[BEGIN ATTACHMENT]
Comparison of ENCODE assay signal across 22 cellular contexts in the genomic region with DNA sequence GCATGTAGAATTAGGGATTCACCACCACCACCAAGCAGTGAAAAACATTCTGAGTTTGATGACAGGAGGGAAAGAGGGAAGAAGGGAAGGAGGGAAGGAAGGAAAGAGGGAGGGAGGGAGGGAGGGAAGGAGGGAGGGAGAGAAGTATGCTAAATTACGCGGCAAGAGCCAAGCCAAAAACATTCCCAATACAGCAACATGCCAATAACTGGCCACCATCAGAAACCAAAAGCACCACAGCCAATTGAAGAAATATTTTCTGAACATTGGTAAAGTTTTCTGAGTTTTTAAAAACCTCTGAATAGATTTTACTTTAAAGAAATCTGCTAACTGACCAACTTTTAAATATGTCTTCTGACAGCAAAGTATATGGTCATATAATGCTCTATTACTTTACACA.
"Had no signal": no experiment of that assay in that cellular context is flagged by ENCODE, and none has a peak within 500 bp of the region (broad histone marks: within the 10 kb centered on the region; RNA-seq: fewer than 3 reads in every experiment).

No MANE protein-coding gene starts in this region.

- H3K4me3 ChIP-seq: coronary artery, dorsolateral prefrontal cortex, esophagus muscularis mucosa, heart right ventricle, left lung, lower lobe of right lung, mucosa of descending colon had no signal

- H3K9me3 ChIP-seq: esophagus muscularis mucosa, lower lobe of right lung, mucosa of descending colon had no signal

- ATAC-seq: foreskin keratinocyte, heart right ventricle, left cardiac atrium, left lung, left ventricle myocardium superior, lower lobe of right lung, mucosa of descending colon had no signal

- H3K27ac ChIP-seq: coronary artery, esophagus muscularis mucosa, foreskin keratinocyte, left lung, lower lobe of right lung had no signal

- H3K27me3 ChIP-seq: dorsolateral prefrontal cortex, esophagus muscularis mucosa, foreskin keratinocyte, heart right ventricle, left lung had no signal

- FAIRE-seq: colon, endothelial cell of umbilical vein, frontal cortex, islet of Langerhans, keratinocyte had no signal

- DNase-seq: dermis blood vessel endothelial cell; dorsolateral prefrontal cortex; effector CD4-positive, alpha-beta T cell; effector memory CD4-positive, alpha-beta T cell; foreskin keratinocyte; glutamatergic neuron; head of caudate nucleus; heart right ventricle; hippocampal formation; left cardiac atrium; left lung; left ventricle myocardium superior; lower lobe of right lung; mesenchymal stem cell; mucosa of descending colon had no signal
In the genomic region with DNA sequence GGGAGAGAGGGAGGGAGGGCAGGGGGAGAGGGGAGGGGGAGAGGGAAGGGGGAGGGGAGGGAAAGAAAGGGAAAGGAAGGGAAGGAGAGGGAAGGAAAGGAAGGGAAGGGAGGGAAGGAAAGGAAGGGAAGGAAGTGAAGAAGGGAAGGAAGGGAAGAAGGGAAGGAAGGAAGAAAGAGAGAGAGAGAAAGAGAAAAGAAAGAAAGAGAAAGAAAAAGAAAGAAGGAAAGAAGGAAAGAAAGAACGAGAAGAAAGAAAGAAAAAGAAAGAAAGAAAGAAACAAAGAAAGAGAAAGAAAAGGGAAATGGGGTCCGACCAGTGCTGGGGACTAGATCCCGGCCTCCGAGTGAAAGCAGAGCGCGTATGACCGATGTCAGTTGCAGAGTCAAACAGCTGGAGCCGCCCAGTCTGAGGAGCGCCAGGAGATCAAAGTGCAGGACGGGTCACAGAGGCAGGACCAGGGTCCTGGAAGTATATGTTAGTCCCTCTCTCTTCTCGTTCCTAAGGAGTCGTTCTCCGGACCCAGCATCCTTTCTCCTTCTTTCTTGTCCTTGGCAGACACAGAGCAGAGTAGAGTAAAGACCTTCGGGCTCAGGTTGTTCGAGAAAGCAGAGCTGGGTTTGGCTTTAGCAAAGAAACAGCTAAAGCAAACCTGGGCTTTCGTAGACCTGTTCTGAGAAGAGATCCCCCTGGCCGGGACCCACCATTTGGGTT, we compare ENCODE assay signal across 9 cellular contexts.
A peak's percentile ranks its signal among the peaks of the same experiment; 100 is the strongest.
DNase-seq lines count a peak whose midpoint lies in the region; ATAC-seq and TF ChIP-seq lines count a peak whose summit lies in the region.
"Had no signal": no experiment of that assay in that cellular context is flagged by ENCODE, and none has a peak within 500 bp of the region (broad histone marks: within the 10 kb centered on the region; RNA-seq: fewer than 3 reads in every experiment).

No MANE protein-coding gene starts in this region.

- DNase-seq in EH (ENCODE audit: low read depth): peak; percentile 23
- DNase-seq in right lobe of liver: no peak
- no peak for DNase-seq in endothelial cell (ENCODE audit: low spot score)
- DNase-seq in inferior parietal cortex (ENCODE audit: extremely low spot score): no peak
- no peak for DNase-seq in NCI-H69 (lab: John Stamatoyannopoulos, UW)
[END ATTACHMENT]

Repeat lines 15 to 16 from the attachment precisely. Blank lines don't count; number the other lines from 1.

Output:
No MANE protein-coding gene starts in this region.

- DNase-seq in EH (ENCODE audit: low read depth): peak; percentile 23